No Cover Image

Conference contribution 119 views

A computational method of obtaining reliable measurement of periosteal cross-sectional area of human radii from laser scans / Nicholas Owen; Pooya Mahmoodi; Annan Simon

Proceedings of the 23rd UK Conference of the Association for Computational Mechanics in Engineering, Volume: 23, Pages: 73 - 76

Swansea University Author: Owen, Nicholas

Abstract

ABSTRACTThe accurate quantification of bones cross-sectional geometry provides valuable information about mechanical properties of bones such as rigidity to torsional, bending and compressive loading and also reveals insights into habitual activities of humans in the past. However, the use of curren...

Full description

Published in: Proceedings of the 23rd UK Conference of the Association for Computational Mechanics in Engineering
ISBN: ISBN 978-0-9567462-4-5
Published: Swansea 2015
Online Access: http://eng-intranet-web.swan.ac.uk/acme2015/ACMEUK2015.pdf
URI: https://cronfa.swan.ac.uk/Record/cronfa20806
Tags: Add Tag
No Tags, Be the first to tag this record!
Abstract: ABSTRACTThe accurate quantification of bones cross-sectional geometry provides valuable information about mechanical properties of bones such as rigidity to torsional, bending and compressive loading and also reveals insights into habitual activities of humans in the past. However, the use of current methods can produce large errors between measured and true cross-sectional areas. In this study the minimum cross sectional area was calculated at mid-shaft for a unique collection of laser scanned radii bones, recovered from Mary Rose warship, using a novel technique. A computational method was used to measure multiple cross-sectional areas for different orientations to then determine a minimum. This was then taken to represent a reliable mid-shaft cross-sectional area. The reliability of the process was tested using Bland and Altman plots to analyse the agreement between measurement trials. The systematic bias between the two measurement trials was 0.06mm2 (0.04% of the average cross-sectional area measurement) with 95% limits of agreement of 1.69mm2 (1.13%) and -1.57mm2 (1.05%). Consequently this method can be used as a reliable measure of periosteal cross-sectional area. The possibility also exists to transfer the methods described here to other imaging technologies for example, micro CT and magnetic resonance imaging. This would augment existing methods of computational analysis and produce accurate models.Keywords: computational modelling, bone topology, osteology, biomechanics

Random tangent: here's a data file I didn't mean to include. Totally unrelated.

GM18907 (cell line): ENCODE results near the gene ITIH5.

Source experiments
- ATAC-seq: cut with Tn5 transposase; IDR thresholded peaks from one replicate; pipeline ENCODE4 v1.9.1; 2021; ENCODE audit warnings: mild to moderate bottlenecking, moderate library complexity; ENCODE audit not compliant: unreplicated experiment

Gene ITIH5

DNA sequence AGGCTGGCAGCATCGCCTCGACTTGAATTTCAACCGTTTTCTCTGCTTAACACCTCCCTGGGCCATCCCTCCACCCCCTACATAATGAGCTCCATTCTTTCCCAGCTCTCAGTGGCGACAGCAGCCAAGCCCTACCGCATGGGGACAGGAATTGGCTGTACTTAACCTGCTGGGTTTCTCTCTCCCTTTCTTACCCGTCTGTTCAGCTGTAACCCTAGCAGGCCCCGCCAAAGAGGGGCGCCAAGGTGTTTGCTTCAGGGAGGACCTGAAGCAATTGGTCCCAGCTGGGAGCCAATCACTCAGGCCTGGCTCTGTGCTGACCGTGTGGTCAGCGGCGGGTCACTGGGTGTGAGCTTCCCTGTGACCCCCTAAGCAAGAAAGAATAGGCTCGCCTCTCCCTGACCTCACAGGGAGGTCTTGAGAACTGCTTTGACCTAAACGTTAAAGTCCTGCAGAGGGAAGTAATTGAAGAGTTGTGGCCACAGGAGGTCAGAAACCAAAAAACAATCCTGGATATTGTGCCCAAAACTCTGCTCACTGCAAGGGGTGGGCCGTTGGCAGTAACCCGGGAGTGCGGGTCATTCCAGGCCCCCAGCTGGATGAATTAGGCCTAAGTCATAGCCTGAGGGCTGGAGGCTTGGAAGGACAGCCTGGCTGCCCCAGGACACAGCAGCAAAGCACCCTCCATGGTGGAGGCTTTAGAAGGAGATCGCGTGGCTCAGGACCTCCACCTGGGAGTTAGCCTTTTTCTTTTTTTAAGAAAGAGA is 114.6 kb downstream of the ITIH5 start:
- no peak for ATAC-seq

Keywords: computational modelling, bone topology, osteology, biomechanics
College: College of Engineering
Start Page: 73
End Page: 76